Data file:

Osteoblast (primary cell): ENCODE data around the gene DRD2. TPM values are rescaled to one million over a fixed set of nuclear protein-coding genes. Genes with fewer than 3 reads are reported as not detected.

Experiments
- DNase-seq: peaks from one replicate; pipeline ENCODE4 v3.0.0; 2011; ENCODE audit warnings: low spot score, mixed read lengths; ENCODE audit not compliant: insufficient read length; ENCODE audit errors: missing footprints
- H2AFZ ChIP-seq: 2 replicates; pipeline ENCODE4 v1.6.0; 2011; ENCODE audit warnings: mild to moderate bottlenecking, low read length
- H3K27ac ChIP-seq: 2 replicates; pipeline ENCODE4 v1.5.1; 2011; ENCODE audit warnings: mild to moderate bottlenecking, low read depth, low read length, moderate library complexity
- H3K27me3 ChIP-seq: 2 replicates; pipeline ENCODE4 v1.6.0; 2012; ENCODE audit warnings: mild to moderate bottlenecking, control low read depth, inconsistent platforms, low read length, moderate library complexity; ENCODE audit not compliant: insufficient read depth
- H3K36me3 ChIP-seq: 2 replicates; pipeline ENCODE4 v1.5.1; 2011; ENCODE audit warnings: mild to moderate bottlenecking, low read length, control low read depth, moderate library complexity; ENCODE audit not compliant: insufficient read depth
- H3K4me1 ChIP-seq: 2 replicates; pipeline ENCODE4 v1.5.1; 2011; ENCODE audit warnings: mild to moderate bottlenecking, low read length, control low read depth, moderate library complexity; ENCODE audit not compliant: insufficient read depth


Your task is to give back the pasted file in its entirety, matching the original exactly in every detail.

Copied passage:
Osteoblast (primary cell): ENCODE data around the gene DRD2. TPM values are rescaled to one million over a fixed set of nuclear protein-coding genes. Genes with fewer than 3 reads are reported as not detected.

Experiments
- DNase-seq: peaks from one replicate; pipeline ENCODE4 v3.0.0; 2011; ENCODE audit warnings: low spot score, mixed read lengths; ENCODE audit not compliant: insufficient read length; ENCODE audit errors: missing footprints
- H2AFZ ChIP-seq: 2 replicates; pipeline ENCODE4 v1.6.0; 2011; ENCODE audit warnings: mild to moderate bottlenecking, low read length
- H3K27ac ChIP-seq: 2 replicates; pipeline ENCODE4 v1.5.1; 2011; ENCODE audit warnings: mild to moderate bottlenecking, low read depth, low read length, moderate library complexity
- H3K27me3 ChIP-seq: 2 replicates; pipeline ENCODE4 v1.6.0; 2012; ENCODE audit warnings: mild to moderate bottlenecking, control low read depth, inconsistent platforms, low read length, moderate library complexity; ENCODE audit not compliant: insufficient read depth
- H3K36me3 ChIP-seq: 2 replicates; pipeline ENCODE4 v1.5.1; 2011; ENCODE audit warnings: mild to moderate bottlenecking, low read length, control low read depth, moderate library complexity; ENCODE audit not compliant: insufficient read depth
- H3K4me1 ChIP-seq: 2 replicates; pipeline ENCODE4 v1.5.1; 2011; ENCODE audit warnings: mild to moderate bottlenecking, low read length, control low read depth, moderate library complexity; ENCODE audit not compliant: insufficient read depth